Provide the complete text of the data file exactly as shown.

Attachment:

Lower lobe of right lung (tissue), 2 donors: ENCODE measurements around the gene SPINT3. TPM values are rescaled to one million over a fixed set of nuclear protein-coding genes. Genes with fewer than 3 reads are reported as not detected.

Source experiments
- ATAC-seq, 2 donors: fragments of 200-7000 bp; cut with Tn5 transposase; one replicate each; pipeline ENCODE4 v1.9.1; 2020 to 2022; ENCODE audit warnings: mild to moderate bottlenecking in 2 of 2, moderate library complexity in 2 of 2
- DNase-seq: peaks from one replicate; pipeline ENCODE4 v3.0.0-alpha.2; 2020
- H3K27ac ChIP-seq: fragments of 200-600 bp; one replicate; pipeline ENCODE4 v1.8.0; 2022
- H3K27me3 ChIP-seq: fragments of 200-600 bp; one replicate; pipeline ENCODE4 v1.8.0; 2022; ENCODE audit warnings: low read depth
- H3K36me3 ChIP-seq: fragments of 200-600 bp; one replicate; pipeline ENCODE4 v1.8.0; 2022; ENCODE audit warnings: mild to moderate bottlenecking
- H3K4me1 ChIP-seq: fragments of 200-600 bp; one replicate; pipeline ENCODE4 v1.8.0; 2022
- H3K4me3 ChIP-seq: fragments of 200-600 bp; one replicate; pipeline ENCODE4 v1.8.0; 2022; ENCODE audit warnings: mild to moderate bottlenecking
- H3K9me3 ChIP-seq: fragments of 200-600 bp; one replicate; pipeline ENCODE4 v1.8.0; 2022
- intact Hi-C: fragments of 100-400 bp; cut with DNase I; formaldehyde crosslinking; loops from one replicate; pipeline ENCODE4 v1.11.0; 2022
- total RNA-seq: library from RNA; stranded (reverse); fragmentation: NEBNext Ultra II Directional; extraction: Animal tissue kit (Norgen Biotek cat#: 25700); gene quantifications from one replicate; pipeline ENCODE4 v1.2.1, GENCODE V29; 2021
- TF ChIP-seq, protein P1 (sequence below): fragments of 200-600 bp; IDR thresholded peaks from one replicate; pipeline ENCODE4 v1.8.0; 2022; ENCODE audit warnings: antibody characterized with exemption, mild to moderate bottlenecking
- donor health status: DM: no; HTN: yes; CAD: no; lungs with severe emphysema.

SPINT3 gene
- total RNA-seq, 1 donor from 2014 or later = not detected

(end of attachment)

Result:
Lower lobe of right lung (tissue), 2 donors: ENCODE measurements around the gene SPINT3. TPM values are rescaled to one million over a fixed set of nuclear protein-coding genes. Genes with fewer than 3 reads are reported as not detected.

Source experiments
- ATAC-seq, 2 donors: fragments of 200-7000 bp; cut with Tn5 transposase; one replicate each; pipeline ENCODE4 v1.9.1; 2020 to 2022; ENCODE audit warnings: mild to moderate bottlenecking in 2 of 2, moderate library complexity in 2 of 2
- DNase-seq: peaks from one replicate; pipeline ENCODE4 v3.0.0-alpha.2; 2020
- H3K27ac ChIP-seq: fragments of 200-600 bp; one replicate; pipeline ENCODE4 v1.8.0; 2022
- H3K27me3 ChIP-seq: fragments of 200-600 bp; one replicate; pipeline ENCODE4 v1.8.0; 2022; ENCODE audit warnings: low read depth
- H3K36me3 ChIP-seq: fragments of 200-600 bp; one replicate; pipeline ENCODE4 v1.8.0; 2022; ENCODE audit warnings: mild to moderate bottlenecking
- H3K4me1 ChIP-seq: fragments of 200-600 bp; one replicate; pipeline ENCODE4 v1.8.0; 2022
- H3K4me3 ChIP-seq: fragments of 200-600 bp; one replicate; pipeline ENCODE4 v1.8.0; 2022; ENCODE audit warnings: mild to moderate bottlenecking
- H3K9me3 ChIP-seq: fragments of 200-600 bp; one replicate; pipeline ENCODE4 v1.8.0; 2022
- intact Hi-C: fragments of 100-400 bp; cut with DNase I; formaldehyde crosslinking; loops from one replicate; pipeline ENCODE4 v1.11.0; 2022
- total RNA-seq: library from RNA; stranded (reverse); fragmentation: NEBNext Ultra II Directional; extraction: Animal tissue kit (Norgen Biotek cat#: 25700); gene quantifications from one replicate; pipeline ENCODE4 v1.2.1, GENCODE V29; 2021
- TF ChIP-seq, protein P1 (sequence below): fragments of 200-600 bp; IDR thresholded peaks from one replicate; pipeline ENCODE4 v1.8.0; 2022; ENCODE audit warnings: antibody characterized with exemption, mild to moderate bottlenecking
- donor health status: DM: no; HTN: yes; CAD: no; lungs with severe emphysema.

SPINT3 gene
- total RNA-seq, 1 donor from 2014 or later = not detected